Wednesday, June 26, 2013
Long term civil rights stalwart and professor, John Brittain, was nice enough to share his break down of Fisher v. Texas with us today. As many of you know, John has been involved in one way or another with almost every major education case dealing with race over the past few decades. Nearest to my heart, he helped start and finish the ground breaking litigation in Sheff v. O'Niell, in which the Connecticut Supreme Court found that de facto school segregation violates the state constitution. As the former chief counsel to the Lawyers' Committee for Civil Rights, he also played a crucial role in various other affirmative actin and education cases. After the Lawyers' Committee, he returned to the academy, but with his free time continues to play an important role in litigation and policy.
John's takeaway point from the decision in Fisher are as follows:
- The decision reaffirms the holistic use of race in the admissions process, at least until the Fifth Circuit Court of Appeals rules on the case after remand. See Gratz v. Bollinger, 539 U. S. 244 (2003), and Grutter v. Bollinger, 539 U. S. 306 (2003). The Supreme Court punted the case back to the lower courts on a technicality, deliberately sidestepping the constitutionality of affirmative action. The value of expanding opportunity for all with a fair shot to attend colleges and universities lives on.
- At stake was how much should courts afford deference to universities in reviewing affirmative action policies? It is indeed still “proper” for courts to grant “some … deference” to the university’s “educational judgment” “that a diverse student body” “is essential” to “serv[ing] its educational goals.” Fisher, slip op. at 9 (internal citations omitted) (emphasis added). Under the strict scrutiny standard, a government agency must show that the use of race satisfied a compelling interest (the goals), and the means to accomplish the goals were narrowly tailored with the least restrictive methods.
- The lower court erred in “not apply[ing] the correct standard of strict scrutiny.” Fisher, slip op. at 1-2. Once the university “establishe[s] that its goal of diversity is consistent with strict scrutiny, it has the burden of proving that the “means chosen by the [u]niversity … are [necessary, and] narrowly tailored to that goal.” Here on the mean part of the strict scrutiny test, “the [u]niversity receives no deference” and “it is for the courts to ensure that [this burden has been met].” Fisher, slip op. at 10 (internal quotation marks omitted) (emphasis added).
- While the university does not have to “exhaust … every conceivable race-neutral alternative,” the courts cannot simply adopt the “university’s good faith consideration of workable race-neutral alternatives.” Fisher, slip op. at 10 (internal quotation marks omitted). “The … court must … be satisfied that no [available] workable race-neutral” means would accomplish the university’s objectives. “If a nonracial approach … could promote the substantial interest about as well and at tolerable administrative expense, then the university may not consider race.” Fisher, slip op. at 11 (internal quotation marks and citations omitted).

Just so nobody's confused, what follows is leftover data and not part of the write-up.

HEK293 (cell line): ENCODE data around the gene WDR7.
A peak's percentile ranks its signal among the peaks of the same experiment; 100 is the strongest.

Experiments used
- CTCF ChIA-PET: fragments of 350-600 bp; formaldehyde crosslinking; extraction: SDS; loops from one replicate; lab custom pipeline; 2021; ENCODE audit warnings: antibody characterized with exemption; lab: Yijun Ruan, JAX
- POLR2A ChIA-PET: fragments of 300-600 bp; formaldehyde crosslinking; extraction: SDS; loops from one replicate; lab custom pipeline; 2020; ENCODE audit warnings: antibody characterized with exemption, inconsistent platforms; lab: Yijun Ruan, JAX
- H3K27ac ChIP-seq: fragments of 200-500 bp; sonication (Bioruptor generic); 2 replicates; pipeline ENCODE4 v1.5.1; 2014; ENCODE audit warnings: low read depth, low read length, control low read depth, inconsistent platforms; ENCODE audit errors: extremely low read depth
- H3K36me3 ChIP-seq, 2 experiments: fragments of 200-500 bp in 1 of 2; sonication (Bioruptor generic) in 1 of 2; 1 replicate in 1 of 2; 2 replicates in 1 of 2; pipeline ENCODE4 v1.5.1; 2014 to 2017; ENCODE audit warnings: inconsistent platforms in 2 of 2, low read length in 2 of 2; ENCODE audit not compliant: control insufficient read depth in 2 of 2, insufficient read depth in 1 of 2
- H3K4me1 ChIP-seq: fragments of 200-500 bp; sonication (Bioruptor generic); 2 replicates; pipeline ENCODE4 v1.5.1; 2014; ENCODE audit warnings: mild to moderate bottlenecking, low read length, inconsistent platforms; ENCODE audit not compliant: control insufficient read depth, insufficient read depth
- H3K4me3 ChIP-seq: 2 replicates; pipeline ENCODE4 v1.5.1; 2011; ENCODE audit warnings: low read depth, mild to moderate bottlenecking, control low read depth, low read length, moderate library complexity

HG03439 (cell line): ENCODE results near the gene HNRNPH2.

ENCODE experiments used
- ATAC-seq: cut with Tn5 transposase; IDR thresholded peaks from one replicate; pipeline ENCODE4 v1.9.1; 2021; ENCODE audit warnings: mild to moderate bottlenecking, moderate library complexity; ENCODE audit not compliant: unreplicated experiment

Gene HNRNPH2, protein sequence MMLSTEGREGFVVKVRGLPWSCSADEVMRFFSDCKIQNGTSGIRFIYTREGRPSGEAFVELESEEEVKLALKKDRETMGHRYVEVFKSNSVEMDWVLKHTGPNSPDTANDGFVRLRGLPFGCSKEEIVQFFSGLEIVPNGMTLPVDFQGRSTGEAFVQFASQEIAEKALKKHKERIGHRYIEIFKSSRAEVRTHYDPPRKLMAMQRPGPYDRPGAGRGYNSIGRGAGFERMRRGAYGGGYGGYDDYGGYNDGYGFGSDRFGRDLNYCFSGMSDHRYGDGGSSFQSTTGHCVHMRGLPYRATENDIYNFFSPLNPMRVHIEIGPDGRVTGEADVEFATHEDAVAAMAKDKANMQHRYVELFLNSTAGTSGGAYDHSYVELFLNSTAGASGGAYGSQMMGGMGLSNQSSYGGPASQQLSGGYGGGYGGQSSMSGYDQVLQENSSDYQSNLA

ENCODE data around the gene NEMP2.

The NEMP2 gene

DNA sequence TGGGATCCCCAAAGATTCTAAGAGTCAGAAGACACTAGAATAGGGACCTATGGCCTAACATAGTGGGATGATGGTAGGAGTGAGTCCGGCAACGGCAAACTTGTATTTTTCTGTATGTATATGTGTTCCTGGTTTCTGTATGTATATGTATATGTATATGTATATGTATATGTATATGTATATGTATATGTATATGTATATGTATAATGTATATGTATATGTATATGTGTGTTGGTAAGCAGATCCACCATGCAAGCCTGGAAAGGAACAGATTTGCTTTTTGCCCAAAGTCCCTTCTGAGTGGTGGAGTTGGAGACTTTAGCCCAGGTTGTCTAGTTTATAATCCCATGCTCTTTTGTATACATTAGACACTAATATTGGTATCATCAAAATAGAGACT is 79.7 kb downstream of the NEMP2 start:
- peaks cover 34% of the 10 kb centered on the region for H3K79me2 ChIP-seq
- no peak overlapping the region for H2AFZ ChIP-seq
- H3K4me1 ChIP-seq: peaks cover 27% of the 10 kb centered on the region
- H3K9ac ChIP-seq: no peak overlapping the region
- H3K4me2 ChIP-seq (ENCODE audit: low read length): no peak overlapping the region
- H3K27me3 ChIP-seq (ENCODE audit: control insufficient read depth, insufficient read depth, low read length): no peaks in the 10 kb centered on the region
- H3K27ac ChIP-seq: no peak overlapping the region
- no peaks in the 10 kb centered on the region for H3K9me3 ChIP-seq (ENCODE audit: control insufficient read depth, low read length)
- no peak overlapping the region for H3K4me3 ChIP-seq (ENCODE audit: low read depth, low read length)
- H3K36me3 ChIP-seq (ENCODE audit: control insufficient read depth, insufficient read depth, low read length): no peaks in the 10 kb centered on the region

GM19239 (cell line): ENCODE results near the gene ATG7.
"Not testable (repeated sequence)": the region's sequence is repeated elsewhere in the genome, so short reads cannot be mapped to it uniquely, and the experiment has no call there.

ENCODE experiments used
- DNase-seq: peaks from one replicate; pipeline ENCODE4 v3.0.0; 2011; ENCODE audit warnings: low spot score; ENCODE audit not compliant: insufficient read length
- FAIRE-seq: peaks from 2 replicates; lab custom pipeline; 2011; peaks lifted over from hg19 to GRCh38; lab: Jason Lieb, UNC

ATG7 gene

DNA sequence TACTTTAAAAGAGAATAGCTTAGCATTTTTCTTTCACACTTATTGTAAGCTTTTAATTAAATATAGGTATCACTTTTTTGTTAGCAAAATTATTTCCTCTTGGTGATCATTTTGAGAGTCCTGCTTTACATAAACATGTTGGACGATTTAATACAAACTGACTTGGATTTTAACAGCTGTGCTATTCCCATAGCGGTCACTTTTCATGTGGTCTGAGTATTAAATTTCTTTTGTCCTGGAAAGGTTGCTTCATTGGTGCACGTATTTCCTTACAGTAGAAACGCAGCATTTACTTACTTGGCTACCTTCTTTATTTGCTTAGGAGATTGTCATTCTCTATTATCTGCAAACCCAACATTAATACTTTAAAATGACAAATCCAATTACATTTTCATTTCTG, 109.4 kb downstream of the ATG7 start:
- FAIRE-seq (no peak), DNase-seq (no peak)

- Although in the past the Court has declared that strict scrutiny “must not be strict in theory, but fatal in fact,” Adarand Constructors, Inc. v. Peña, 515 U. S. 200, 227 (1995), the Court coined an additional moniker in Fisher, that it “must not be strict in theory but feeble in fact.” Fisher, slip op. at 13 (emphasis added).
- Justice Scalia concurred because the constitutionality of affirmative action was not at issue. Fisher, slip op. at 1 (Scalia, J., concurring).
- Justice Thomas concurred but also added in a twenty-page opinion on the merits of the case why the government’s use of race-based classifications in education is always prohibited. Fisher, slip op. at passim (Thomas, J., concurring).
- Justice Ginsburg dissented and would have upheld the lower court’s decision – accepting the university’s good faith in its goals for diversity and insofar that race-neutral means would not work – as satisfying the commands of Justice Powell in Bakke and the Court in Grutter. Fisher, slip op. at passim (Ginsburg, J., dissenting).
- The Court could have simply held months ago, as it concluded on June 24, 2013, “that the judgment is vacated, and the case is remanded to the United States Court of Appeals for the Fifth Circuit for further proceedings in light of Grutter, Gratz and Regents of Univ. of Cal. v. Bakke, 438 U. S. 265 (1978).”